The Monk Nil of Sorsk, a great ascetic of the Russian Church, was descended from the Maikov boyar-noble line. He accepted monasticism at the monastery of the Monk Kirill (Cyril) of Belozersk (Comm. 9 June). Here he made use of the counsels of the pious starets-elder Paisii Yaroslavov, who was afterwards hegumen of the Trinity-Sergiev Lavra. The Monk Nil journeyed much through the East, studying the monastic life in Palestine and at Athos. Returning to Rus', he withdrew to the River Sora in the Vologda lands, he made himself a cell and a chapel, where there soon grew up a monastery with a new for that time in Rus' skete monastic-rule, adopted from Athos by the Monk Nil. In accord with the command of the Monk Nil, the monks had to sustain themselves by the work of their own hands, to accept charity only in extreme need, and to shun the love of things and splendour even in church; women were not permitted in the skete monastery, monks was not allowed to leave the skete under any pretexts, and the possession of lands or estates was forbidden. Scattered about in the forest around the small church in honour of the Meeting (Sretenie) of the Lord, in separate cells of one or two but not more than three men, the skete-monks on the eve of Sundays and other feastdays gathered together a complete day for Divine-services, and the All-Night Vigil moreover, at which for each kathisma two or three readings from the holy fathers were put forth, and it indeed lasted the whole night. On other days each one prayed and worked in his own cell. The chief effort of the monk was devoted to the struggle with his own thoughts and passions, in result of which in his soul would be born peace, in his mind – clarity, in his heart – contriteness and love. In his written works – “A Tradition for my Student, Wishing to Live in the Wilderness”, and the “Ustav-Rule”, the Monk Nil in detail spells out the steps of this salvific mental activity. The first step – is a renunciation from the world, in particular, from every worldly distraction; the second – is unceasing prayer, accompanied by the memory of death. In his own life the saint distinguished himself by his extreme non‑possessiveness and love for work. He himself dug out a pond and a well, the water of which had healing power. For his sanctity of life the Starets Nil was deeply venerated by the Russian hierarchs of his time. The monk participated in the Sobor-Councils of the years 1490 and 1503. Shunning the honours and glories of this world, before his death he bid his disciples either to cast out his body for devouring by beasts and birds or else bury it without honours at the place of his exploits. The saint died in his 76th year of life, on the day of 7 May 1508. His relics, buried in the monastery founded by him, were glorified by manifold mysteries. The Russian Church enumerated him to the rank of the Saints. [In English, fragments of his “Tradition” and “Ustav-Rule” may be found in G. Fedotov’s “Treasury of Russian Spirituality”.]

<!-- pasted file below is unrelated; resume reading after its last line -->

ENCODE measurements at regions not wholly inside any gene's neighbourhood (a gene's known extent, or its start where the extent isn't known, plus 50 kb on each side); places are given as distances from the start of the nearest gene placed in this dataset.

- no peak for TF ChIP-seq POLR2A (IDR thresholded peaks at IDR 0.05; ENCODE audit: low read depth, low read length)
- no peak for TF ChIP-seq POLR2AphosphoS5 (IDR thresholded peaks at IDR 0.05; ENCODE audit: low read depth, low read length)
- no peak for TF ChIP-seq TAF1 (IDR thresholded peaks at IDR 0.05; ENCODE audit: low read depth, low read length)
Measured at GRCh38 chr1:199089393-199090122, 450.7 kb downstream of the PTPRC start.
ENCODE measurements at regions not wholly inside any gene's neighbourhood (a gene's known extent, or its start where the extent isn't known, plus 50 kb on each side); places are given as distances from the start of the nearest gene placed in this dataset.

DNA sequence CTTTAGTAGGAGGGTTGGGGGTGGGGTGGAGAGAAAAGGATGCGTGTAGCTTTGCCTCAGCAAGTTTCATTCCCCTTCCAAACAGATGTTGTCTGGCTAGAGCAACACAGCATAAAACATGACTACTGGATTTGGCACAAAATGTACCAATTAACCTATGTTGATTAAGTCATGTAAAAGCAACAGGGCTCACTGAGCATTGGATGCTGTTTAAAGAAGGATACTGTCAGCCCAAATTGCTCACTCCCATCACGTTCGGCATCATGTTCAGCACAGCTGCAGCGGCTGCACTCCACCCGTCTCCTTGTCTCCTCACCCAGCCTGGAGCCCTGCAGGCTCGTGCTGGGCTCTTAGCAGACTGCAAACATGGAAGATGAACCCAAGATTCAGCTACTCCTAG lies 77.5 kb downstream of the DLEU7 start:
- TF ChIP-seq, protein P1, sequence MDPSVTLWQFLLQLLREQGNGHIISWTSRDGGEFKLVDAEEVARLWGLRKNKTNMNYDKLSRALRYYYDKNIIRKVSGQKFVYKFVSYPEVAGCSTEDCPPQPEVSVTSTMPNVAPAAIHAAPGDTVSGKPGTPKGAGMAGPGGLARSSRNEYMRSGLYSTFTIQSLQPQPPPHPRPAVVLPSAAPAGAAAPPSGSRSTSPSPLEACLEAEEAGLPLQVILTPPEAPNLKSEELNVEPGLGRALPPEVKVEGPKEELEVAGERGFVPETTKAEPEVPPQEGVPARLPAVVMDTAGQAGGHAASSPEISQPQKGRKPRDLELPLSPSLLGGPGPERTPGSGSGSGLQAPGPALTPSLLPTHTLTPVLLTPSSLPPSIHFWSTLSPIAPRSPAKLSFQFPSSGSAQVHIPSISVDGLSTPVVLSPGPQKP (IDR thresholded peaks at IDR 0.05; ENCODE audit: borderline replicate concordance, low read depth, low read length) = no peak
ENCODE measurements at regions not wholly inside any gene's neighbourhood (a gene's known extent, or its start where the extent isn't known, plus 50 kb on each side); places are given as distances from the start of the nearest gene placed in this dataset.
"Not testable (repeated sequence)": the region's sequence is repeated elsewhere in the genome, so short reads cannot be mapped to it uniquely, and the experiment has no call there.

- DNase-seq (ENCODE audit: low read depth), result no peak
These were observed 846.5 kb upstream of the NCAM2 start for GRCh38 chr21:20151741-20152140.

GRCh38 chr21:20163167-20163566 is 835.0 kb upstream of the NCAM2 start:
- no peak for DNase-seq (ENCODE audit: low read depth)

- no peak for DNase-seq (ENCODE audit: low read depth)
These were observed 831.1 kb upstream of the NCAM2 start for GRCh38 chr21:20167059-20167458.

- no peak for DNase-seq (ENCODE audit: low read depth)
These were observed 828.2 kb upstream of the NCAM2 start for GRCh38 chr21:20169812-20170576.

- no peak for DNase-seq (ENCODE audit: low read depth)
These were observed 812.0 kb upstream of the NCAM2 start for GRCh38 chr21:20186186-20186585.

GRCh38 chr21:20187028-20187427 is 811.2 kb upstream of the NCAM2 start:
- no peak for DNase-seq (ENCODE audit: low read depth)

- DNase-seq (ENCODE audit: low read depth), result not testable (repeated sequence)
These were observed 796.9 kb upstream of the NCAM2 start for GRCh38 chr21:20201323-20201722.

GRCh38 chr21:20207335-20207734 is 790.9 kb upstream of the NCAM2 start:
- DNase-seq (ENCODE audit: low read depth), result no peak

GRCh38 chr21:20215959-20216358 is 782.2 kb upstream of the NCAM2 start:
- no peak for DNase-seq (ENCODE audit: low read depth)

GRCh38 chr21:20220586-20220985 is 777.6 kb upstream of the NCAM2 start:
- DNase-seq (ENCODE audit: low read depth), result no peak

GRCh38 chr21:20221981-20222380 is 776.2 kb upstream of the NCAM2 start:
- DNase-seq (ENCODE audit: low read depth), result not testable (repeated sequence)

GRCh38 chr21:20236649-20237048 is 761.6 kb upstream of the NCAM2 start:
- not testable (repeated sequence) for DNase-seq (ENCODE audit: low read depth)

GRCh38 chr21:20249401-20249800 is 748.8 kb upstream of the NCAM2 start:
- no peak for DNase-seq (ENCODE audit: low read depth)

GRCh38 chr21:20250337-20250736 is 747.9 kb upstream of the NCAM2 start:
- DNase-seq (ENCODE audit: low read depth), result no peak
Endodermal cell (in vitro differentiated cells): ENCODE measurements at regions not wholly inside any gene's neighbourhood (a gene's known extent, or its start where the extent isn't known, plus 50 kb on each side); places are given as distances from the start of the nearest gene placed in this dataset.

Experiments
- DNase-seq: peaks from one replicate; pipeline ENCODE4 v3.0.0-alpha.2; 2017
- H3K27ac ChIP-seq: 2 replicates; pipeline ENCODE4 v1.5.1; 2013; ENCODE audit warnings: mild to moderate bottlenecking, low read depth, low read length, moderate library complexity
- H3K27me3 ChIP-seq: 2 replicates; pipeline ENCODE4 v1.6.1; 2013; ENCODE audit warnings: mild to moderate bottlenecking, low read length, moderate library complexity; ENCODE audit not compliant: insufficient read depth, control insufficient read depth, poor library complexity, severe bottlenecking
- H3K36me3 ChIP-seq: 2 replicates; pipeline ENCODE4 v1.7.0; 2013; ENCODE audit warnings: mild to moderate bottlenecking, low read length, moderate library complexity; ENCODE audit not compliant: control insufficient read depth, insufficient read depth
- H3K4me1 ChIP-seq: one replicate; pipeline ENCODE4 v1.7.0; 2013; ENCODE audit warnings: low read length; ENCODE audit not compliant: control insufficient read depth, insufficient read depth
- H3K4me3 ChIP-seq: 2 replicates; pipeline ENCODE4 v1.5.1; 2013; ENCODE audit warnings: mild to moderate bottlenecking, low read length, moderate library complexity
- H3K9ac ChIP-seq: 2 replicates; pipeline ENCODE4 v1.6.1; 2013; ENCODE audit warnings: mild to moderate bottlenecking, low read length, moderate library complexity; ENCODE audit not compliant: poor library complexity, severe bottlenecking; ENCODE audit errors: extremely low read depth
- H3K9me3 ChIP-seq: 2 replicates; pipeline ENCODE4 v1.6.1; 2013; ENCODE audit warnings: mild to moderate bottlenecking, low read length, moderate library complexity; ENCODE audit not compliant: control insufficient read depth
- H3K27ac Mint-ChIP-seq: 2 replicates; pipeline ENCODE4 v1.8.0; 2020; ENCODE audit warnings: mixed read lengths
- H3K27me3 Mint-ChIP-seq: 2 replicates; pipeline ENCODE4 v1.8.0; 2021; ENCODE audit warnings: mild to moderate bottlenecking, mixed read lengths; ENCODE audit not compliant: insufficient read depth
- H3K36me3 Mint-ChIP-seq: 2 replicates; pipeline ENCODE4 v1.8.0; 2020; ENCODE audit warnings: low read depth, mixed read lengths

The Holy Martyr Pakhomii was born in Little Russia. He had the name Prokopii and in childhood he was taken captive by Tatars, who sold him over into slavery to a certain Turk in the city of Usaki (Philadelphia in Anatolia). He spent 17 years in servitude, enduring patiently all the insults and abuse. Gaining his freedom, for 12 years he asceticised on Holy Mount Athos under the guidance of the starets-elder priestmonk Joseph, who tonsured him into monasticism with the name Pakhomii. Pakhomii afterwards resettled into the Kausokali skete-monastery, where he lived under the guidance of the starets-elder Akakios. Saint Pakhomii then returned to Usaki, where he openly confessed himself a Christian. The Turks arrested him and began to demand his acceptance of Mahometanism. Saint Pakhomii refused and was beheaded in the city of Usaki on the day of the Ascension of the Lord, 7 May 1780. The relics of the holy martyr rest on the island of Patmos, in the monastery of the holy Apostle John the Theologian.

Monk John Zedazeni and his Twelve Disciples: Habib, Bishop of Nekress, Anthony of Martkob, David of Garej, Xeno of Ikalto, Thaddeus of Stepantsmind, Ise Bishop of Tsilkan, Joseph Bishop of Alaverdi, Isidor of Samtavi, Michael of Ulumbi, Pyrrhos of Breti, Stephen of Khyri, Shio of Mgvim – were holy Syrian (Cappadocian) ascetics, the founders of Gruzian-Georgian monasticism, having arrived in Gruzia from Cappadocia in the mid-VI Century. The holy Thirteen Cappadocian Fathers were actually Gruzinians, who received their spiritual schooling at the reknown Laura of Saint Simeon the Pillar-Dweller and at other monasteries of Syria and Mesopotamia, with the intent to return to their native land and assist in its Christian enlightenment.